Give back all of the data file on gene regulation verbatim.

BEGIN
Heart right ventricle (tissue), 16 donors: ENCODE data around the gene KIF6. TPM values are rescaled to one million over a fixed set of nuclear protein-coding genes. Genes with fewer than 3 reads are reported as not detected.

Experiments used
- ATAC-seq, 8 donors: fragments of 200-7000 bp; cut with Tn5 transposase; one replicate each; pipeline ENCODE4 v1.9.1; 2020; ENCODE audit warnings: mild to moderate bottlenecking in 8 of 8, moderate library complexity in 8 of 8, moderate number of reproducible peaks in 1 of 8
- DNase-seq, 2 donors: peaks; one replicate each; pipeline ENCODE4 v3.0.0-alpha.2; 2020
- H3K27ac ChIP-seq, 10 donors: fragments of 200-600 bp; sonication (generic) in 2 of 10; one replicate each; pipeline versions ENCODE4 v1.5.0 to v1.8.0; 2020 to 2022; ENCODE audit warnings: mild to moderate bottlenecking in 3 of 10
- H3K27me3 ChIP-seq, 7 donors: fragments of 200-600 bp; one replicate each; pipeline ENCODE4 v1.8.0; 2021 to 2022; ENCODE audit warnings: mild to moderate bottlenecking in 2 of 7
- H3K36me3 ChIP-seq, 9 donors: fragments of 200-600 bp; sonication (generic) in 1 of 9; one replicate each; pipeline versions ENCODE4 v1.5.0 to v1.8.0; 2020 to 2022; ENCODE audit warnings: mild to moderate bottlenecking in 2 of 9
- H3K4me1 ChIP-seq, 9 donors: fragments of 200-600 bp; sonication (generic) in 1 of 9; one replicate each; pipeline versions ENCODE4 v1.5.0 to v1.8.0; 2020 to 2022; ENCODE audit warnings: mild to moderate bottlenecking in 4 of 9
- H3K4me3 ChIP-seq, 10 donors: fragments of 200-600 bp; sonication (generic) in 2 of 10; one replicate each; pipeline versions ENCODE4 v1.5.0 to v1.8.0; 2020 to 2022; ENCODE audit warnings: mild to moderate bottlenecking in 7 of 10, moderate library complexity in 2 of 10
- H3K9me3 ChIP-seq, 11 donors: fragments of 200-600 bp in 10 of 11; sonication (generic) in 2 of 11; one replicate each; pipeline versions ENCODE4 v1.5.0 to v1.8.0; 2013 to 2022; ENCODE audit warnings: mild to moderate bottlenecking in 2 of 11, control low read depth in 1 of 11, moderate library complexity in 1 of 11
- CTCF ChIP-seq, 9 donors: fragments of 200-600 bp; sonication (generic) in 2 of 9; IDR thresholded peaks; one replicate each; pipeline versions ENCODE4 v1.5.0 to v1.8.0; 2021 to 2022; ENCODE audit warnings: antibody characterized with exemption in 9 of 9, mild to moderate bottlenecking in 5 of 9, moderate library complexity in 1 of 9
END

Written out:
Heart right ventricle (tissue), 16 donors: ENCODE data around the gene KIF6. TPM values are rescaled to one million over a fixed set of nuclear protein-coding genes. Genes with fewer than 3 reads are reported as not detected.

Experiments used
- ATAC-seq, 8 donors: fragments of 200-7000 bp; cut with Tn5 transposase; one replicate each; pipeline ENCODE4 v1.9.1; 2020; ENCODE audit warnings: mild to moderate bottlenecking in 8 of 8, moderate library complexity in 8 of 8, moderate number of reproducible peaks in 1 of 8
- DNase-seq, 2 donors: peaks; one replicate each; pipeline ENCODE4 v3.0.0-alpha.2; 2020
- H3K27ac ChIP-seq, 10 donors: fragments of 200-600 bp; sonication (generic) in 2 of 10; one replicate each; pipeline versions ENCODE4 v1.5.0 to v1.8.0; 2020 to 2022; ENCODE audit warnings: mild to moderate bottlenecking in 3 of 10
- H3K27me3 ChIP-seq, 7 donors: fragments of 200-600 bp; one replicate each; pipeline ENCODE4 v1.8.0; 2021 to 2022; ENCODE audit warnings: mild to moderate bottlenecking in 2 of 7
- H3K36me3 ChIP-seq, 9 donors: fragments of 200-600 bp; sonication (generic) in 1 of 9; one replicate each; pipeline versions ENCODE4 v1.5.0 to v1.8.0; 2020 to 2022; ENCODE audit warnings: mild to moderate bottlenecking in 2 of 9
- H3K4me1 ChIP-seq, 9 donors: fragments of 200-600 bp; sonication (generic) in 1 of 9; one replicate each; pipeline versions ENCODE4 v1.5.0 to v1.8.0; 2020 to 2022; ENCODE audit warnings: mild to moderate bottlenecking in 4 of 9
- H3K4me3 ChIP-seq, 10 donors: fragments of 200-600 bp; sonication (generic) in 2 of 10; one replicate each; pipeline versions ENCODE4 v1.5.0 to v1.8.0; 2020 to 2022; ENCODE audit warnings: mild to moderate bottlenecking in 7 of 10, moderate library complexity in 2 of 10
- H3K9me3 ChIP-seq, 11 donors: fragments of 200-600 bp in 10 of 11; sonication (generic) in 2 of 11; one replicate each; pipeline versions ENCODE4 v1.5.0 to v1.8.0; 2013 to 2022; ENCODE audit warnings: mild to moderate bottlenecking in 2 of 11, control low read depth in 1 of 11, moderate library complexity in 1 of 11
- CTCF ChIP-seq, 9 donors: fragments of 200-600 bp; sonication (generic) in 2 of 9; IDR thresholded peaks; one replicate each; pipeline versions ENCODE4 v1.5.0 to v1.8.0; 2021 to 2022; ENCODE audit warnings: antibody characterized with exemption in 9 of 9, mild to moderate bottlenecking in 5 of 9, moderate library complexity in 1 of 9